On a normal day they drop their son off at school at half past eight before going straight to the studio to practise, often until it’s time to pick up Glenn at the end of the school day. In the evening they teach and round off the day doing Finals practice after ten o’clock. On other days they travel to London for their lessons.
When travelling overseas practice has to fit in with their schedule. For example in February and March this year they participated in the Asian tour – this consists of six to eight competitions over two to three weeks in a number of different countries. As well as being excellent experience taking part in so many high level competitions over a short period of time, there is the added incentive of good prize money. At these times they will practise just about anywhere and at any time... even in hotel corridors! I remember doing the same thing in Japan but given the higher usage of CCTV cameras these days, I wonder what the security officers make of this. Perhaps they know that all dancers are slightly crazy!
They feel even though there is a busy competition schedule at this time they still want to keep it ticking over, for them this is important in terms of confidence. They try to develop all the time; their goals being further than the next competition.
“It’s important to keep looking at the larger picture, to improve one’s dancing, not to just worry about your result in the last or next competition. Of course results are important but more important is how you danced.”
Physical fitness is of course a necessity for today’s competitor, Kristi enjoys running whilst Warren is happier working on the machines in the gym. Most of their fitness training however is through dance itself.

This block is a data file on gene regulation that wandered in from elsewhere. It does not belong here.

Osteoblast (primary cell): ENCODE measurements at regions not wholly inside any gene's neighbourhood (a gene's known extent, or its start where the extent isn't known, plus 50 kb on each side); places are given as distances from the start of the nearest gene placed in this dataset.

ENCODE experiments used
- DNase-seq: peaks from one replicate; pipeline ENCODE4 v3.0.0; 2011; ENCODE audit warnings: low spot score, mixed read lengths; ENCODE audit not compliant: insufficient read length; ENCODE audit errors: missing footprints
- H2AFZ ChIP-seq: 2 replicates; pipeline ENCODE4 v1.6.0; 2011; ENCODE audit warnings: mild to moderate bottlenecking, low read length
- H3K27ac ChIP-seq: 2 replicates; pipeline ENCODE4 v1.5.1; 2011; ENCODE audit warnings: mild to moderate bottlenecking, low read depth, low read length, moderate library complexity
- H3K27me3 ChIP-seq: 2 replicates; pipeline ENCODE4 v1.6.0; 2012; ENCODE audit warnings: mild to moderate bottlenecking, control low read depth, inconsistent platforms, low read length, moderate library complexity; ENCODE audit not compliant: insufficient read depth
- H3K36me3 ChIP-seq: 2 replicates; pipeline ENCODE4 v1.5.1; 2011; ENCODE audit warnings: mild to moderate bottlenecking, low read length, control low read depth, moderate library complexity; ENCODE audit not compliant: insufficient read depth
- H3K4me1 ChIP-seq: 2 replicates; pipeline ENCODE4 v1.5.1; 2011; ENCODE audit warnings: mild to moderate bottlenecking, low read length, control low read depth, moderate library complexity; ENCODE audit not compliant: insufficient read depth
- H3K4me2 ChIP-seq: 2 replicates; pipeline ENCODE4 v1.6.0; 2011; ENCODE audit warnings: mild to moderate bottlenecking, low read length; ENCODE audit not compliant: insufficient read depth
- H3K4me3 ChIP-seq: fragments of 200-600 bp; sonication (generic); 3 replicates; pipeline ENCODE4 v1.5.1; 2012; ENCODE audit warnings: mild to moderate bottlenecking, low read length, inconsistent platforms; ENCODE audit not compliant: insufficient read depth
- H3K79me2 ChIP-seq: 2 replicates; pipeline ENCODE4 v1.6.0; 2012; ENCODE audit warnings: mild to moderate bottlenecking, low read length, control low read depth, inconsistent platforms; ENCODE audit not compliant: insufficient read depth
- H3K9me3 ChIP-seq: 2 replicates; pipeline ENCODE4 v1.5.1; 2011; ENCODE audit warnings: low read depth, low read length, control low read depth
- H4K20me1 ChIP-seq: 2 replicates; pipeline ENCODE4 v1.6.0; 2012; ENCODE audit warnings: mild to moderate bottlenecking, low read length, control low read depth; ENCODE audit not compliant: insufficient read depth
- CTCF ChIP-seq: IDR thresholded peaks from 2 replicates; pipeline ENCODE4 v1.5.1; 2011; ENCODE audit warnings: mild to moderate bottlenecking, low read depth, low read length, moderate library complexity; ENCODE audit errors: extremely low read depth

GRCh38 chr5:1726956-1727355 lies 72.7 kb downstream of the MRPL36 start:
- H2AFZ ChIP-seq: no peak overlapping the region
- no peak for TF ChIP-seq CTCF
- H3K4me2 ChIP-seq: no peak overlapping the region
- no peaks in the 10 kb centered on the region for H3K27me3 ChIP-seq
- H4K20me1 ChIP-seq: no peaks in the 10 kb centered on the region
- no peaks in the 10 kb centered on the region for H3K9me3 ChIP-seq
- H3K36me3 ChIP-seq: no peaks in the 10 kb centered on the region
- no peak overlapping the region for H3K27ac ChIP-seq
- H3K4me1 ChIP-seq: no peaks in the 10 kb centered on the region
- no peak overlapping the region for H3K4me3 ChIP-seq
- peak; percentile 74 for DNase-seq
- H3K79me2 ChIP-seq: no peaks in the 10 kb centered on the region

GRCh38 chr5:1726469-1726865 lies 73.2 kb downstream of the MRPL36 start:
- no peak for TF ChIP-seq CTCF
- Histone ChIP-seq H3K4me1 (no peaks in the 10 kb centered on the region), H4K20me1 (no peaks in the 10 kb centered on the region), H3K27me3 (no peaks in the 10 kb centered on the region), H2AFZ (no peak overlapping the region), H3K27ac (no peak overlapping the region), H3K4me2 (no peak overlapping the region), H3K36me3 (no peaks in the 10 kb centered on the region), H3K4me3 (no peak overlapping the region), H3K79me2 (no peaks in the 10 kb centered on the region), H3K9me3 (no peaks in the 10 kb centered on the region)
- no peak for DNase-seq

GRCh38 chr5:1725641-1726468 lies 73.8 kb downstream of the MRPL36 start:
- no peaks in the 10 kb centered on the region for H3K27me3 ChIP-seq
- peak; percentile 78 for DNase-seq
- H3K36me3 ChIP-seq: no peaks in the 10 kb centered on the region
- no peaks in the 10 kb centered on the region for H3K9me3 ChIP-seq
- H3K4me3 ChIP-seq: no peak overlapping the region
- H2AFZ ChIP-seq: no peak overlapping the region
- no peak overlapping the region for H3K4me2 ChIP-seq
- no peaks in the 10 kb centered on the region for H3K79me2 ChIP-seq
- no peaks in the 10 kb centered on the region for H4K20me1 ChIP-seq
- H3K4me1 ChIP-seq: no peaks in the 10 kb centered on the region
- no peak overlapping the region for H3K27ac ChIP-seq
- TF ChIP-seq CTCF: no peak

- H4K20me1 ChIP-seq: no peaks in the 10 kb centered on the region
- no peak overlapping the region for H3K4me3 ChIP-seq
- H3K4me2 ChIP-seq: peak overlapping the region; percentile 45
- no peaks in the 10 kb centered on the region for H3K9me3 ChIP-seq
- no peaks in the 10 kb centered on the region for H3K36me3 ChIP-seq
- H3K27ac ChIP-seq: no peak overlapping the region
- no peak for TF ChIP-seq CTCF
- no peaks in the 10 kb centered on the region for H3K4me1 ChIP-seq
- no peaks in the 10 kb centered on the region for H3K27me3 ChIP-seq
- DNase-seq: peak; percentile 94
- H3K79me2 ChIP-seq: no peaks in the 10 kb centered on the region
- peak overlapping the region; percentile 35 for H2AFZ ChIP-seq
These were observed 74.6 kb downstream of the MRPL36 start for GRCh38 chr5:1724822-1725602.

They feel they are so lucky to have the same goals and a similar approach to them. This is probably a result of them both always having dance in their lives.
They have so many similarities in their background and have the same ways of training. Both agree that although they are passionate about dancing, this is balanced and put into perspective by family which is most important in their lives.
Dreams and Aspirations
Warren hopes in the future to develop the potential of the family business seeing himself as the next generation; as well as his parents, his grandmother danced and, of course, their son makes the fourth generation. Kristi is looking forward to a large family eventually and career wise, teaching competitive dancing to children. She also comes from a large dancing family; she is one of six children. Her mother danced with her uncle and were National Amateur Champions of the Baltic States before her mother started a family. Two of her sisters have won the Under 21 International and her brother has already been a semi-finalist... of course there’s no pressure on him this year! I asked Glenn whether he had a dancing dream: in the three years he has left as a Juvenile, he would like to get to the very top!
A couple of hours later we were all back in the Assembly Rooms where Warren and Kristi won over the knowledgeable crowd with their beautifully presented demonstration; particularly pleasing was the artistic response to the music. However it is their professionalism and maturity of approach which is becoming something of a trademark for them.
This article appeared in DANCE magazine, issue 453.